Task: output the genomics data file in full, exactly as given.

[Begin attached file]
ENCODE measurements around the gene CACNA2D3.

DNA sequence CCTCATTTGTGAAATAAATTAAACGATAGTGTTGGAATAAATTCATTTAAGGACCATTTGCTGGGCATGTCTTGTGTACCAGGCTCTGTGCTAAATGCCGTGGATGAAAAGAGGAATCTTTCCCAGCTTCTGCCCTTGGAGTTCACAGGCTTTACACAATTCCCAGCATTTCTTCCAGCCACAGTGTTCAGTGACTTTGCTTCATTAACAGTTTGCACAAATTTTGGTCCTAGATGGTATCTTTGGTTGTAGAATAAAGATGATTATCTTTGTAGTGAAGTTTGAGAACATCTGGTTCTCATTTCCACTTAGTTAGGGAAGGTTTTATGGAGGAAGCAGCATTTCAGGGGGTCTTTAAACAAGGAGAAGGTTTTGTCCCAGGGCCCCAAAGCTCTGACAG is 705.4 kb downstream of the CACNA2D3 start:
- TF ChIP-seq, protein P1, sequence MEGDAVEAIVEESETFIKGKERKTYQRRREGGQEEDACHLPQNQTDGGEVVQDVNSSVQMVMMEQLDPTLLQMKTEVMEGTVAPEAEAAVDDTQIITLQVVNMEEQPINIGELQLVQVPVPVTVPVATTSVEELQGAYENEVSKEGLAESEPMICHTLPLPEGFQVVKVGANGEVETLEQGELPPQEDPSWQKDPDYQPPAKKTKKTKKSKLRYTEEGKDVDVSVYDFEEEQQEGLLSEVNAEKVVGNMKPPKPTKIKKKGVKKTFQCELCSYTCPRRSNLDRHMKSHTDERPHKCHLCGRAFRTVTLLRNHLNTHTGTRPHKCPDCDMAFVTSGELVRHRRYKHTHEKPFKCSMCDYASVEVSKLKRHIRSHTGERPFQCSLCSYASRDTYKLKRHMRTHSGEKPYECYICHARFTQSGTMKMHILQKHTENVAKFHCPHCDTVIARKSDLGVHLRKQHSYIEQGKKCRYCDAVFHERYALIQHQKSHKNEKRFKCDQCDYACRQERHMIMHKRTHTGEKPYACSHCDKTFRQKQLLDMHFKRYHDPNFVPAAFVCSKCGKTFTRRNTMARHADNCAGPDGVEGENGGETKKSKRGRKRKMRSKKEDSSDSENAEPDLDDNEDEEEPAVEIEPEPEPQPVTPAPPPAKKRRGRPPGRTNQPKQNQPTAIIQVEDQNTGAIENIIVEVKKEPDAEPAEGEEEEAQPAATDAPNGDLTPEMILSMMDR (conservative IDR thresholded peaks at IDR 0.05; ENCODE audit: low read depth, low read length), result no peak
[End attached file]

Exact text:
ENCODE measurements around the gene CACNA2D3.

DNA sequence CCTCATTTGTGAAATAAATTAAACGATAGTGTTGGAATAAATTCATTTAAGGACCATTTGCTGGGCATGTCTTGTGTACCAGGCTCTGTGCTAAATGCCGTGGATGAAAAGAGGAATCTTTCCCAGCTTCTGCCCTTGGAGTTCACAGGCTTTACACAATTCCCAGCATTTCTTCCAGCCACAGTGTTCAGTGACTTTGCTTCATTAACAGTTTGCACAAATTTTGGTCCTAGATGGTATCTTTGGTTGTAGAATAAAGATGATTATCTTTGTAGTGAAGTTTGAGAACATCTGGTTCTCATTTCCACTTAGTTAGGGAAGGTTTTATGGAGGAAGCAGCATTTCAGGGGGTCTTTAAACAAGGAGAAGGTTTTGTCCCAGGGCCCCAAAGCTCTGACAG is 705.4 kb downstream of the CACNA2D3 start:
- TF ChIP-seq, protein P1, sequence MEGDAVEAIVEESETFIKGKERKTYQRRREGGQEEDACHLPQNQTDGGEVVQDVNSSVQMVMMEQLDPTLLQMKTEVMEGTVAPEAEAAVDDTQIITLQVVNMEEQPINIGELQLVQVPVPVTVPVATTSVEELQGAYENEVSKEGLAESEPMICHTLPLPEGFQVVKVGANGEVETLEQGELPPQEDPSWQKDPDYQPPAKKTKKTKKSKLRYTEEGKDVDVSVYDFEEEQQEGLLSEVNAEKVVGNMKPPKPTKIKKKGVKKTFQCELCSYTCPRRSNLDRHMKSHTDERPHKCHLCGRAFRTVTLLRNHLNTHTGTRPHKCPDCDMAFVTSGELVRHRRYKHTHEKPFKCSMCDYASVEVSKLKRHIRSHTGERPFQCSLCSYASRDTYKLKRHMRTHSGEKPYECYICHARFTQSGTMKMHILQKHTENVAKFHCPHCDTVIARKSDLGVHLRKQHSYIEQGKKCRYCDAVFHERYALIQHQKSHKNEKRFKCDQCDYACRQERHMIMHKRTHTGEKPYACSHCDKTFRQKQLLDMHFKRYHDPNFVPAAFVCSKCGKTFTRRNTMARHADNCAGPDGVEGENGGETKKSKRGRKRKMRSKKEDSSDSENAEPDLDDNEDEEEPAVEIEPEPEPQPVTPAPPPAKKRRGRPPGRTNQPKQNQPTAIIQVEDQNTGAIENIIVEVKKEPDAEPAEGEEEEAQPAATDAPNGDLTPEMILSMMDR (conservative IDR thresholded peaks at IDR 0.05; ENCODE audit: low read depth, low read length), result no peak